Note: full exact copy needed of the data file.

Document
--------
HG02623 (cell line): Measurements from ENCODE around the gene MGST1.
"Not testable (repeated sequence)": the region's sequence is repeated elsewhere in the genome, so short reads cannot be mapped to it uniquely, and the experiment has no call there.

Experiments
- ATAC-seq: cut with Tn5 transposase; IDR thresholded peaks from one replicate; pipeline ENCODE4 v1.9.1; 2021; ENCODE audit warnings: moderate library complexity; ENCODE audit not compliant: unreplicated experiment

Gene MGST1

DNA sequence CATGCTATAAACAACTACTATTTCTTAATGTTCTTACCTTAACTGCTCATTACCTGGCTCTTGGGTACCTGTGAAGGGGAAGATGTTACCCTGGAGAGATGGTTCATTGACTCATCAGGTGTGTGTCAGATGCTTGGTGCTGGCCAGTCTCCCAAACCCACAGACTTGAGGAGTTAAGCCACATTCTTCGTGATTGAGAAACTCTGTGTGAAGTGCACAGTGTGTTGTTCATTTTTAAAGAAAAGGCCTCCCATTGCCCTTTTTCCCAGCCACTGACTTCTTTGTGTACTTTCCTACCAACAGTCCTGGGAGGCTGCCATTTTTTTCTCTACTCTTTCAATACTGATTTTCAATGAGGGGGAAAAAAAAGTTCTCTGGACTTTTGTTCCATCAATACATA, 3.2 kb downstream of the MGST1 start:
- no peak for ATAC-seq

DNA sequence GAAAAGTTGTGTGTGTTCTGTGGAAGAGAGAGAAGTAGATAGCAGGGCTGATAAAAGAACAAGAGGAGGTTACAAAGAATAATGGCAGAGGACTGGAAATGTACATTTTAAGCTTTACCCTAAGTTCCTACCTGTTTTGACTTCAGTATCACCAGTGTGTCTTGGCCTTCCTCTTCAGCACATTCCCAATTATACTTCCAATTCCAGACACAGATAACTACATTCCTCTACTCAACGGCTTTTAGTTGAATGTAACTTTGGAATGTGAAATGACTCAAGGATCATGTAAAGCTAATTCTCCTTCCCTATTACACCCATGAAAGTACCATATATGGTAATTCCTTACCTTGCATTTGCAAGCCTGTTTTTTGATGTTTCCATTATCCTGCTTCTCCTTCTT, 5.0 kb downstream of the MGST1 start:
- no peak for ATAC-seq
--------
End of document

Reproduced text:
HG02623 (cell line): Measurements from ENCODE around the gene MGST1.
"Not testable (repeated sequence)": the region's sequence is repeated elsewhere in the genome, so short reads cannot be mapped to it uniquely, and the experiment has no call there.

Experiments
- ATAC-seq: cut with Tn5 transposase; IDR thresholded peaks from one replicate; pipeline ENCODE4 v1.9.1; 2021; ENCODE audit warnings: moderate library complexity; ENCODE audit not compliant: unreplicated experiment

Gene MGST1

DNA sequence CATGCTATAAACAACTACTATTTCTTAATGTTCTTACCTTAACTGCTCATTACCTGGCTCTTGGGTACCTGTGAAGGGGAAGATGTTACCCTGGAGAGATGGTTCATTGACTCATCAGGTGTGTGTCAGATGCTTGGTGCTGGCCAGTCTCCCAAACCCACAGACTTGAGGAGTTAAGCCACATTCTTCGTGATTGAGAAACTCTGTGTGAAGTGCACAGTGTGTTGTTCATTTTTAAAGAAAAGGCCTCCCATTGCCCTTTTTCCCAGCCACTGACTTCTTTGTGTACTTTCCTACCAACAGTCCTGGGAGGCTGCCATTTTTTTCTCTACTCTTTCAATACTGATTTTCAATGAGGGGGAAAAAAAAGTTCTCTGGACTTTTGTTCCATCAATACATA, 3.2 kb downstream of the MGST1 start:
- no peak for ATAC-seq

DNA sequence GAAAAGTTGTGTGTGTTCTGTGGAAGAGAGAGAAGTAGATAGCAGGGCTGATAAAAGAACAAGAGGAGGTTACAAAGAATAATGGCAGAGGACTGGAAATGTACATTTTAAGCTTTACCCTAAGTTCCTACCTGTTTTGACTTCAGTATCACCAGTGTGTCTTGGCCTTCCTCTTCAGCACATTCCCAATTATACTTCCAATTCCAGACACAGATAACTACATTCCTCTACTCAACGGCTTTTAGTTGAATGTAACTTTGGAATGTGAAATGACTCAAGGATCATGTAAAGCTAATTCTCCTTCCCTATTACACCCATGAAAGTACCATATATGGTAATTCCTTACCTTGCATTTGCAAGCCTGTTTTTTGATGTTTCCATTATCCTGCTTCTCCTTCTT, 5.0 kb downstream of the MGST1 start:
- no peak for ATAC-seq